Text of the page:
Latin already had a word viri, but it was the nominative plural not of virus (slime, poison, or venom), but of vir (man), which as it turns out is also a 2nd declension noun. I do not believe that writers of English who write viri are intentionally speaking of men. And although there actually is a viri form for virus, it's the genitive singular, not the nominative plural.

[...] Those confused souls who write *virii are tacitly positing the existence of the non-word *virius, and declining it as though it were like filius... *Virii is still completely silly, so don't do that; otherwise, everyone will know you're just a blathering script kiddie.

But I digress.

To draw an analogy, if my car were to be stolen, I could not be held responsible for criminal or tortious acts committed by the thieves (consider, for example, the owner of the car used by the plaintiffs in Gala v Preston). Note, however, that this is not the situation in Caffrey's case. The defendant addmitted to being a member of a cracker group and clearly aware of the risks associated with computer security, so a more appropriate analogy may be that of leaving an automatic weapon unsecured. (Further, the defendant in this case was using Microsoft Windows, so it's more like the weapon was left unattended, loaded, and in a school playground.)

At any rate - as a matter of policy - it is no excuse for the owner of an object posessing actual knowledge of its inherent capability to cause serious harm to third parties, who has the required knowlege and skill to take measures to prevent this harm being caused, and where the measures of prevention are cheap and effective, to not take any steps to prevent unauthorised use. Of course, this is hardly a wrong for which criminal action is justified - if, indeed, Caffrey is telling the truth. The Port of Houston may, however, wish to bring a civil action in negligence against the defendant for failing to take reasonable care to prevent a foreseeable risk of harm. A civil suit seems the best way to deal with Caffrey's contumelious disregard for the safety of his fellow netizens without causing undue criminal ramifications.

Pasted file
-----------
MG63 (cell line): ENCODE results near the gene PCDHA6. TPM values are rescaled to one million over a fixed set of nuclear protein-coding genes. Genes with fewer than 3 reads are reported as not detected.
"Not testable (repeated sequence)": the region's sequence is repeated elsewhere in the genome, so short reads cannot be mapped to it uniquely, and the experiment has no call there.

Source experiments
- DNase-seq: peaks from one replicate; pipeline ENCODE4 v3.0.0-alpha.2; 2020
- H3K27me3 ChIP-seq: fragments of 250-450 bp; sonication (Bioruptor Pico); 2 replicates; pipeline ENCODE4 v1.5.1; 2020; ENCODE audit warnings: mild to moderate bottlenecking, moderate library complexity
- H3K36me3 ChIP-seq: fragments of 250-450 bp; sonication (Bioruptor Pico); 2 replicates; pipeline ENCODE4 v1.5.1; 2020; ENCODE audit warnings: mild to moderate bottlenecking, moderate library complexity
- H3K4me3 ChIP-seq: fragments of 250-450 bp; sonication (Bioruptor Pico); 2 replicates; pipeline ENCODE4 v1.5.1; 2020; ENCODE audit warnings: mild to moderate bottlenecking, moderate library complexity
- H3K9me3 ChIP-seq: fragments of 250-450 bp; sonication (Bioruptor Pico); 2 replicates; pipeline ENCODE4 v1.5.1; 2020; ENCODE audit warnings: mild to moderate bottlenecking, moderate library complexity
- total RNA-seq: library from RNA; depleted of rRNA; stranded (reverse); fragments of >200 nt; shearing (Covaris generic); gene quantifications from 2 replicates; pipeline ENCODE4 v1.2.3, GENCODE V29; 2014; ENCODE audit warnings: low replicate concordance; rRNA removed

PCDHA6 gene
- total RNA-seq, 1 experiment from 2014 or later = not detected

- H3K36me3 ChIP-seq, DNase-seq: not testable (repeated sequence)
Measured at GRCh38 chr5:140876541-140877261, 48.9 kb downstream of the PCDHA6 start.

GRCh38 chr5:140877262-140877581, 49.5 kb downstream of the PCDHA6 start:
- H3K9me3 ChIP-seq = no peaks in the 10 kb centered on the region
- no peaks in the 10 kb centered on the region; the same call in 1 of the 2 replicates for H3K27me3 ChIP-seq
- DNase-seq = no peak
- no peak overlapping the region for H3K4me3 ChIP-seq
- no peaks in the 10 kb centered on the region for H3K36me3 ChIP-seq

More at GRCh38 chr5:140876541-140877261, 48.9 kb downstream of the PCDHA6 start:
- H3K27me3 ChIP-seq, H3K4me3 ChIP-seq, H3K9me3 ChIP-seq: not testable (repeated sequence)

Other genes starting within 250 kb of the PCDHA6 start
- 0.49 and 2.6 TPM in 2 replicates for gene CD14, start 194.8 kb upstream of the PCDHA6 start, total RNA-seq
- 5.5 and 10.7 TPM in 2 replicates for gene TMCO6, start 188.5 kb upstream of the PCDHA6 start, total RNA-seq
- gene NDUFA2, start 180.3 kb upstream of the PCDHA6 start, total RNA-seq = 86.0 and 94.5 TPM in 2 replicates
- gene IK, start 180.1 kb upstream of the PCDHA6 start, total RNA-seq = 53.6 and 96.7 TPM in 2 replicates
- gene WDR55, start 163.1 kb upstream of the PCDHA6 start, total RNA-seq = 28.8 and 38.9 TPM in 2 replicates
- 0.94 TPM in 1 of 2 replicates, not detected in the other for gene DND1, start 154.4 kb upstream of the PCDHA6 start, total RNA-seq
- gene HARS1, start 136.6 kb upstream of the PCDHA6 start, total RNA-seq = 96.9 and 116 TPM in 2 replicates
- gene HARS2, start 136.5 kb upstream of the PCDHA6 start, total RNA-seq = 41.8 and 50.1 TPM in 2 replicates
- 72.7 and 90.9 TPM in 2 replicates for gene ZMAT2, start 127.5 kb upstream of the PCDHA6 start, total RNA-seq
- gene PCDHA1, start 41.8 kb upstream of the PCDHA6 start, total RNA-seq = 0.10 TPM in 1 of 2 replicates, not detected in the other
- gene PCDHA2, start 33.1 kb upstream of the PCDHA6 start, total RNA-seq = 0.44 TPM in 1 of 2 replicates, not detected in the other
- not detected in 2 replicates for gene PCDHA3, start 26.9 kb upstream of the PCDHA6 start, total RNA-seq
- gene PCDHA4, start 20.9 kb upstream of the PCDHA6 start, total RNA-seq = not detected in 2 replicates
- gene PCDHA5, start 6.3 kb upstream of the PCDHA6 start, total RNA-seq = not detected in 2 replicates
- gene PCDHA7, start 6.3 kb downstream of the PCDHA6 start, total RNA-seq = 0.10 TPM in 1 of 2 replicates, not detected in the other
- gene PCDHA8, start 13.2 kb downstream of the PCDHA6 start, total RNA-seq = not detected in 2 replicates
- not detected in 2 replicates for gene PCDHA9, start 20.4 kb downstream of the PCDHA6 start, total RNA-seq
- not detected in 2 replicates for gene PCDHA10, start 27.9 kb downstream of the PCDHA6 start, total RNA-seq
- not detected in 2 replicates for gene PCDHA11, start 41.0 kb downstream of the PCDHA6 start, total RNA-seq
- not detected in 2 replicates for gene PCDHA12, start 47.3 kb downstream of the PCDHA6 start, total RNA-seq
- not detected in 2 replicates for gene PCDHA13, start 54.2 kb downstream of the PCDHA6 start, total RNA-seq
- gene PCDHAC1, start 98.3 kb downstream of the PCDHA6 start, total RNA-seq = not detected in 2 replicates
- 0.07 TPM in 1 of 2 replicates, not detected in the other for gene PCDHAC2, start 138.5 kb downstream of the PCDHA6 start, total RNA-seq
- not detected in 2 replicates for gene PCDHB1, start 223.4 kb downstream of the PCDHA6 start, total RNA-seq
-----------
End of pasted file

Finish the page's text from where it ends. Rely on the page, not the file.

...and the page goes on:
Legal commentators are predicting "immense implications" for the use of this defense in future cybercriminal prosecutions, prompting some to call for a system of court-appointed expert witnesses to evaluate the plausibility of the defense by performing a detailed technical examination of the facts of the case at bar. Computer forensics will indeed be a growing area (and - ironically - an interesting career path for hackers-turned-security-experts), but courts need not baulk at the technical nature of the defense. In a vast majority of cases, careful analysis of the evidence by each party is sufficient to determine its applicability.